Creating cohesion in your writing
In order for a reader to understand a piece of academic text it is important that the writer has made the text hold together well, in a fluid and readable way. This means using cohesive devices to make sure that the argument and the logical links between points and ideas are clear to the reader. There are various ways to achieve cohesion in your academic writing.
The words and phrases highlighted in bold in the text below have a cohesive function:
The current study examines students' use of Portable Electronic Dictionaries (PEDs) in the English Language Classroom, and EFL/ESL teachers' attitudes towards such usage. The study was inspired by the writer's perception, based on working as an English Language Teacher in a variety of contexts, that many EFL practitioners disliked or mistrusted this type of electronic aid, and felt unhappy with students using them in class. In one UK Further Education College where the writer has worked, their use is formally banned in class. At this institution the same rule bans students' use of mobile phones in class, suggesting that PEDs are seen by college staff as having the same status as phones in being distractions which offer students the opportunity to disengage from the work of the class. Similarly, in conversations with other teachers the writer felt that the predominant view of PEDs was a negative one. However, in contrast, the use of conventional paper-based dictionaries is often seen to be something to encourage. The perception seemed almost to be that a student who brought a PED to class was open to being distracted, while bringing a paper-dictionary to class was the mark of a Good Language Learner (Naiman et al., 1978).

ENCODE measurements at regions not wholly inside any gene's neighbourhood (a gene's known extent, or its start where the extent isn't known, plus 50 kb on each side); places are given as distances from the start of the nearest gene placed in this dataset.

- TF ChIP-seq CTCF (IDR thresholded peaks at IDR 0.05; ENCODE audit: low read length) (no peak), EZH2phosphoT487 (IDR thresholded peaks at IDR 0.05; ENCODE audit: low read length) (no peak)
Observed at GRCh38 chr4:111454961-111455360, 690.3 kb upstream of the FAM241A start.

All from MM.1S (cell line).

It is important to think about the reader of your academic written work and their understanding of it. For this reason, you should actively look for ways to improve the cohesion, and therefore the clarity, of your essays while you are writing them.
SOURCE: Open University 2011